EcoDemonstrator: Airlines Start Rethinking Efficiency

by Katie Valentine

Aviation accounts for 13 percent of transportation carbon dioxide emissions globally. By 2050, the IPCC projects that aviation will account for 5 percent of global warming. As technologies improve, Airplanes are getting more efficient. But some of those efficiency improvements are being cancelled out by increasing aviation demand, particularly in developing countries.

So what to do? Some companies rethinking the airplane in order to realize far greater efficiency. Boeing is rolling out a new project, called the EcoDemonstrator, that is serving as a test bed for technologies that can dramatically reduce fuel consumption:

This next generation Boeing 737-800 came to D.C. last week after 45 days of flight testing in Glasgow, Montana. These tests allowed Boeing engineers to gather data on how the energy-saving additions and modifications performed in flight – in place of seats, the cabin of the plane was filled with racks of computers and monitoring equipment.

The technologies being tested on the ecoDemonstrator include:

  • Adaptive wing edges that change to accommodate different phases of flight, reducing fuel consumption by increasing aerodynamics
  • Variable area fan nozzles that adjust to optimize airflow during takeoff and landing, reducing takeoff noise and fuel consumption
  • A regenerative hydrogen fuel cell that provides an additional source of power and stores energy when electricity demand is low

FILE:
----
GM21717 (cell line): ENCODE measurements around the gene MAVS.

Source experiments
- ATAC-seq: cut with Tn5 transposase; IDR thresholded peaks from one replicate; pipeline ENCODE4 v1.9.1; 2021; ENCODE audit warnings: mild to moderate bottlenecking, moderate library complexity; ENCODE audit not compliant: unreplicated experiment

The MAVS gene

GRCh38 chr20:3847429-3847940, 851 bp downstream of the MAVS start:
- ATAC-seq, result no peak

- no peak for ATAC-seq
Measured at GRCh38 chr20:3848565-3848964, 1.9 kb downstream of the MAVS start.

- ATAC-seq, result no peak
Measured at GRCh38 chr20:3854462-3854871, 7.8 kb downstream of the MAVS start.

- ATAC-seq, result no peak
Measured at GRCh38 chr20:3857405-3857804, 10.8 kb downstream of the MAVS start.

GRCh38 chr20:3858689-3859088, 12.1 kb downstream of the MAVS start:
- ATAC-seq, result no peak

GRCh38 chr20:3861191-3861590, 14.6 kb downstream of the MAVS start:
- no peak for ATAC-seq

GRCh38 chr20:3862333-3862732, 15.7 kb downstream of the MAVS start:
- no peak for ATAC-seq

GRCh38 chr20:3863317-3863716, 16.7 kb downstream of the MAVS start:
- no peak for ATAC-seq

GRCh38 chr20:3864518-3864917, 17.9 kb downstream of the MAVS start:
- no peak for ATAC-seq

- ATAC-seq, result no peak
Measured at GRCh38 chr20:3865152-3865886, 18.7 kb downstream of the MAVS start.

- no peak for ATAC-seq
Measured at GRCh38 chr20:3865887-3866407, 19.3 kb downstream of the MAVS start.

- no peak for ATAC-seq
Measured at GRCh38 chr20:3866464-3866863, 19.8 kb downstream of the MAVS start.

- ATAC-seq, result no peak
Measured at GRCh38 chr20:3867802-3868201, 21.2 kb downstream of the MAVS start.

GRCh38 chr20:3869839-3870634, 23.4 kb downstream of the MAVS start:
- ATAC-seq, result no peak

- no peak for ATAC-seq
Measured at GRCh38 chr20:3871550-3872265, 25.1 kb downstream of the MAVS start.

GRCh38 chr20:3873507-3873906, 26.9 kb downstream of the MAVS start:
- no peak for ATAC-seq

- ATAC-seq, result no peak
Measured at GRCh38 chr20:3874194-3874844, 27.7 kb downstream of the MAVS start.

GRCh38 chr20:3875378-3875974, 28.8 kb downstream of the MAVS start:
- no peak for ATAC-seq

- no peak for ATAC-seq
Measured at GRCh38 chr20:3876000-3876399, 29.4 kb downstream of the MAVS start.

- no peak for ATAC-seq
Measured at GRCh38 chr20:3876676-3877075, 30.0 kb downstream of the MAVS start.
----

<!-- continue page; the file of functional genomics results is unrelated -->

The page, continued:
• iPad-like devices on the flight deck that provide satellite weather reports and find the most fuel-efficient ways to avoid weather and other flight constraints
  • Carpet made from recycled materials that can be replaced tile by tile as it is worn, instead of replacing the entire carpet

The 737-800 is the first plane in the multi-year ecoDemonstrator program developed by Boeing, American Airlines and the Federal Aviation Administration’s Continuous Lower Energy, Emissions and Noise (CLEEN) program in July 2011. The program will test different planes with fuel-saving and noise-reducing technologies in 2013, 2014 and possibly 2015. After this year’s testing is done, the new technologies will be removed and the plane will be returned to American Airlines.

Hopefully, though, the technology tested on the ecoDemonstrator will pave the way for more fuel-efficient aircraft in the future – aviation carbon dioxide emissions are set to quadruple by 2050 if new policies or technologies aren’t put in place to drastically cut fuel use.

Katie Valentie is a graduate of the University of Georgia. She currently interns on the international climate policy team at the Center for American Progress.

9 Responses to EcoDemonstrator: Airlines Start Rethinking Efficiency

  1. Paul Klinkman says:

    Air friction is proportional to the fourth power of velocity. Slowing the plane down just a bit wins a great deal of fuel economy. The problem is in valuing wealthy people’s time sitting down and in valuing employees’ time to the company. Faster and faster planes save time. That was the logic behind the old SST.

    We have an economic value on people’s minutes but we don’t have an economic value on mass extinctions in our environment.

    If the airlines really cared about people’s minutes they’d cut the lines at security and they’d fly on time.

  2. A biofuel supply basis for aircraft would help as well. Research for new flight energy sources should probably be a priority.

  3. These measures are neat, if you get into nerd mode and forget how dire and urgent the carbon problem is. They’re nibbling at the edges, at best.

    The days of cheap, commoditized air travel have to end. Traveling from coast to coast should be as expensive and rare as it was before the invention of the jetliner, unless these planes can suddenly be rendered 90% more efficient.